We’re here with Karen Crone, Director of Student Affairs at International TEFL Academy. Karen’s department manages TEFL classes; they provide support and assistance to students who have already enrolled in a course; and they provide Job Search Guidance to students and graduates to assist them with finding jobs teaching English around the world. Karen completed her own TEFL certification in Chile and taught English in Chile for two years and we’re glad she’s here today to share some of her experiences.
Karen, of all the places in the world where you could teach English, why Chile?
When I first thought about teaching overseas all I knew is that I wanted to be in a Spanish speaking country. I had already traveled to Europe and wanted to go somewhere new so I chose South America. My advisor was the one that really talked me into going to Chile, mainly because the economy was the best there than in any other South American country at the time. I knew I wouldn’t be coming home with a bank account full of money; to me teaching overseas was mostly about learning Spanish and living in a Latin culture for a few years.
Did it meet your expectations? What about the experience surprised you the most?
It’s weird because I didn’t really know what to expect – I was planning on just going with the flow once I got there and that’s what I did. From a cultural perspective I was surprised at how much Chileans love the 80s – from the music to the way they dress to their hair styles. This was seen more with the younger generations, but it definitely stood out. Regarding teaching English, I was surprised how easy it was after I was certified and teaching in a real classroom. The students were so great and made all of my anxieties about being a first-time teacher go away. For the most part they were all so open and welcoming to all of their teachers. I really didn’t expect that at all!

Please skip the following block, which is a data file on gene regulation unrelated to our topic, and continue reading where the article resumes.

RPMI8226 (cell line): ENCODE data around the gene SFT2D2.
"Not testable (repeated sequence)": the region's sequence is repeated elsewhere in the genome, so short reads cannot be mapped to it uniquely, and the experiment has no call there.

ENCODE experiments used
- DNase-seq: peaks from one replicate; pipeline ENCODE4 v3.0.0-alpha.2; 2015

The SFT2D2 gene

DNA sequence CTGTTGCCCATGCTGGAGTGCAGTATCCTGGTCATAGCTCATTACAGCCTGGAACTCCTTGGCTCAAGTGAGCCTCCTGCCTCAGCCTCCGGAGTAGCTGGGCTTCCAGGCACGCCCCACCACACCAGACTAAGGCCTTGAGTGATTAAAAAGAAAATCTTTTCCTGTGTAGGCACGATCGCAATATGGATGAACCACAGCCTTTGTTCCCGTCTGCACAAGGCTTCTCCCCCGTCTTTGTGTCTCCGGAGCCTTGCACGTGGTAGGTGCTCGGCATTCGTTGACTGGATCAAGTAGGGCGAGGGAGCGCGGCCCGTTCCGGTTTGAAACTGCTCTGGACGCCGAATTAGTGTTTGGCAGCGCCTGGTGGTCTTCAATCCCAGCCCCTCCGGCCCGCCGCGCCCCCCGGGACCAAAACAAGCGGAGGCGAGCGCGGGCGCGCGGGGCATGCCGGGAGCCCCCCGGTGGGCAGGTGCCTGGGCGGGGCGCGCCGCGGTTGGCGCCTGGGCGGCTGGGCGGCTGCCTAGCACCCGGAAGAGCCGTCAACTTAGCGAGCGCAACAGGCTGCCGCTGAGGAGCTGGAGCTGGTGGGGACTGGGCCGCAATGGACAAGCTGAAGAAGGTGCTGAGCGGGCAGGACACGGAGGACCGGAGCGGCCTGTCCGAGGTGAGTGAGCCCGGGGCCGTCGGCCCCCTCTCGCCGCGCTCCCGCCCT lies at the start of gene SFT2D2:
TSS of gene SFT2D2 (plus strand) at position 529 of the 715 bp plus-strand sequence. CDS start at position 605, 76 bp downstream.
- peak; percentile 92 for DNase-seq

Did your TEFL certification course in Santiago prepare you for the challenges of working as a full-time English teacher in Chile?
Definitely! I would not have been prepared had I not received my certificate in teaching. Being in Santiago for the course also gave me a month to get used to the city and make sure that that’s where I ultimately wanted to stay and teach. I did meet some teachers in Santiago that didn’t get certified and they were either having a really hard time finding work, or they were working at schools that were a bit shady.
What were some of the bigger challenges that you faced moving to a new country? Was it difficult to meet people or make friends?
I think the biggest challenge was just getting used to a completely new way of life. Before moving to Chile I was living in Portland, Oregon, working in a bar, and going out after work. Once I started teaching in Chile I was up at 6:00 almost every morning to be ready for my 8:00 class. I guess you could technically say that teaching English in Chile was my first “real” job. There’s also the obvious – getting used to new food, learning the language, figuring out the buses and trains, etc.